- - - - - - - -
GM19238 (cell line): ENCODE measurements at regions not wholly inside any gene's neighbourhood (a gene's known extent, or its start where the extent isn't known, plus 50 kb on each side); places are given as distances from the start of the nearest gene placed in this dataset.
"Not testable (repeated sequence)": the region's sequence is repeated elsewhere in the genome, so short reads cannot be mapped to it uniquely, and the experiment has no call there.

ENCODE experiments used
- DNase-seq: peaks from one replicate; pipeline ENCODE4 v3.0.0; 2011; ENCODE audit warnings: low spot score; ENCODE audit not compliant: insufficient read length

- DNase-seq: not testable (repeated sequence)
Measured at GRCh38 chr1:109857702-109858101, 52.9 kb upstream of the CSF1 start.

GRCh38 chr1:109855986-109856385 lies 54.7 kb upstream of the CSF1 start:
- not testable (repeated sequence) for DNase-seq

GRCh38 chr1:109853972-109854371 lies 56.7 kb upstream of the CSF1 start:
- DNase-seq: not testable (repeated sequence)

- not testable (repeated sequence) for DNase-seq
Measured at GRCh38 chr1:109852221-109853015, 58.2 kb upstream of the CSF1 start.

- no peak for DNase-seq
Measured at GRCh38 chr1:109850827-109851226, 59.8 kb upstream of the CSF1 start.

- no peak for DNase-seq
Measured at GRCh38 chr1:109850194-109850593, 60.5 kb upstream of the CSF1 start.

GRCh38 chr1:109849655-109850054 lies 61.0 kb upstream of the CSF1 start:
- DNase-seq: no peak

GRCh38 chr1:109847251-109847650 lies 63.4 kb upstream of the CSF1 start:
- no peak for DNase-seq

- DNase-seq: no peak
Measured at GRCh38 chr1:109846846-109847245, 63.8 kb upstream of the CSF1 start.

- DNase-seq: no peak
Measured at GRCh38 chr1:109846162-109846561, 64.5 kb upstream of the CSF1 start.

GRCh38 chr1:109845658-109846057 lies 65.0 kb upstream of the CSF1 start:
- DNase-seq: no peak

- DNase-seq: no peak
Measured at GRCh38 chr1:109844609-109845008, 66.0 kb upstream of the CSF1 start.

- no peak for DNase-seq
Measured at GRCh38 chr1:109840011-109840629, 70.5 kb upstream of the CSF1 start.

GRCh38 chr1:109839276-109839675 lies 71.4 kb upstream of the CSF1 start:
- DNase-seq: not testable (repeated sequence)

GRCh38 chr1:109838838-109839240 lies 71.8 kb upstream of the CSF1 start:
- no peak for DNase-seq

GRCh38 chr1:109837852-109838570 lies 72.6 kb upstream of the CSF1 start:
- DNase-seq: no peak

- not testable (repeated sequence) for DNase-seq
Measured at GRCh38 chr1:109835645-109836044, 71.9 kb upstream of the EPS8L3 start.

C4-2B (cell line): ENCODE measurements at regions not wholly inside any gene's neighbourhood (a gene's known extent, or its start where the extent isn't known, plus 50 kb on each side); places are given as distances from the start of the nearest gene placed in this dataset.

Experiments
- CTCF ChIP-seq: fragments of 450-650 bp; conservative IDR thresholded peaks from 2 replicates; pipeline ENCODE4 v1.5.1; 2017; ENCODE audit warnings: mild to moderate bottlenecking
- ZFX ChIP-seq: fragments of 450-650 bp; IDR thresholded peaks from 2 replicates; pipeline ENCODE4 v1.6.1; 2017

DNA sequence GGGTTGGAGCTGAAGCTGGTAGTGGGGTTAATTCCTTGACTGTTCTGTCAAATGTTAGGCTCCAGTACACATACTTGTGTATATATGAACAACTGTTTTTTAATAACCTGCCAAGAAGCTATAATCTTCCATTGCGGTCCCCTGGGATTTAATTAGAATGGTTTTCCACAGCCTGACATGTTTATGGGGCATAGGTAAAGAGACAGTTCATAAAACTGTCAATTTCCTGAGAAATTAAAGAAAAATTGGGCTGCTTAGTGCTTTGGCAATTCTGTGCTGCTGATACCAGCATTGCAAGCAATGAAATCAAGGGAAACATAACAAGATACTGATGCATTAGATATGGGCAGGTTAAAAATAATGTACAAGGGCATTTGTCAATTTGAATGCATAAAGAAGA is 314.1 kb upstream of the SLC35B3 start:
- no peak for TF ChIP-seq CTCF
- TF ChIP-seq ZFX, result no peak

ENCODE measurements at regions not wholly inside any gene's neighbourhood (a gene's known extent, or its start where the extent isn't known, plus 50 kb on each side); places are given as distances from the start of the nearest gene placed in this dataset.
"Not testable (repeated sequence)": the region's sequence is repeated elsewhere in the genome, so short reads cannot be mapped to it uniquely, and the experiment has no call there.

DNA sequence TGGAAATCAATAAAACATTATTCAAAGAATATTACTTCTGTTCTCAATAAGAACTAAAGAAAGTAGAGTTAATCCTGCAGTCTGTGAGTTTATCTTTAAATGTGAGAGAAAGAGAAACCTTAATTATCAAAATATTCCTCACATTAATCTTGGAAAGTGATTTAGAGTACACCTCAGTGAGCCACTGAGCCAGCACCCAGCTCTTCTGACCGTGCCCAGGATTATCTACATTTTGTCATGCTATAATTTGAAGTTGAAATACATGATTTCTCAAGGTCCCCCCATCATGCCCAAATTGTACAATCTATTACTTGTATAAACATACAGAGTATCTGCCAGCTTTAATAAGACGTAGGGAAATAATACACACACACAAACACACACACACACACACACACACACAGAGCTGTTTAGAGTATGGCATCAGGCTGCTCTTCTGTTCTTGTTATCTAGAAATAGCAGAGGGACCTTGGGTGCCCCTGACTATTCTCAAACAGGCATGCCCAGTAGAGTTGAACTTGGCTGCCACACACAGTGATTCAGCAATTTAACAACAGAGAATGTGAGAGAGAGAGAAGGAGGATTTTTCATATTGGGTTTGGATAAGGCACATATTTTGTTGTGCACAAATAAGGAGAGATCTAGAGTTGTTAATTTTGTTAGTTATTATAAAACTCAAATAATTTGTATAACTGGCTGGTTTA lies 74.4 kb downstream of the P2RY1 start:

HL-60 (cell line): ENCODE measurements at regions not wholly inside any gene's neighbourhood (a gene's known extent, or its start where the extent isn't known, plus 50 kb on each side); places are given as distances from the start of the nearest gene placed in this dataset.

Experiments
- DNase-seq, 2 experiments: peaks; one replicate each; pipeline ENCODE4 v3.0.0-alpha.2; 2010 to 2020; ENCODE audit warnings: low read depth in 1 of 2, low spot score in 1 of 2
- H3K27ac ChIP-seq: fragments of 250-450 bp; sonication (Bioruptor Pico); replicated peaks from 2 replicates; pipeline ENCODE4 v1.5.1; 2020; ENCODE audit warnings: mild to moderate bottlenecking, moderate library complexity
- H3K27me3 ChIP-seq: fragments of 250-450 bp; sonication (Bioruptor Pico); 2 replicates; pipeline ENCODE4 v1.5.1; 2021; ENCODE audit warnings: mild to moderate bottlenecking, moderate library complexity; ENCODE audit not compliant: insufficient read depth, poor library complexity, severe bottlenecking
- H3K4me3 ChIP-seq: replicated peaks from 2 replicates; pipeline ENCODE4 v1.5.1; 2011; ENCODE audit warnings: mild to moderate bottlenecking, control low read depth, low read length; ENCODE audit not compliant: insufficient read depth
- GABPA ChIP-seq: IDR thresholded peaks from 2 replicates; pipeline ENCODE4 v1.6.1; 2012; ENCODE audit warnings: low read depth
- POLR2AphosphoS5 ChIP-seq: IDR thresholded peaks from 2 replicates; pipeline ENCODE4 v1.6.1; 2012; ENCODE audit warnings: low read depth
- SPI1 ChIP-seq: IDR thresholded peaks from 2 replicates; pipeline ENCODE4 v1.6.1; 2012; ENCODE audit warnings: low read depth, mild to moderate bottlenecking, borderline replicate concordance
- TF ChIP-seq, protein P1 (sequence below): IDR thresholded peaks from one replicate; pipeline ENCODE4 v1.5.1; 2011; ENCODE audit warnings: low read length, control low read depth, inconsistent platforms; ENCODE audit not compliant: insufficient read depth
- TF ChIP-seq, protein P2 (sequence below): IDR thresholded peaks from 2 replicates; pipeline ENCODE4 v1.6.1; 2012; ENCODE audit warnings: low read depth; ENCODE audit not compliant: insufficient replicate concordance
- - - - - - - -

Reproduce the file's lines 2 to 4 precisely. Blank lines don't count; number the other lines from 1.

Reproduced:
"Not testable (repeated sequence)": the region's sequence is repeated elsewhere in the genome, so short reads cannot be mapped to it uniquely, and the experiment has no call there.

ENCODE experiments used
- DNase-seq: peaks from one replicate; pipeline ENCODE4 v3.0.0; 2011; ENCODE audit warnings: low spot score; ENCODE audit not compliant: insufficient read length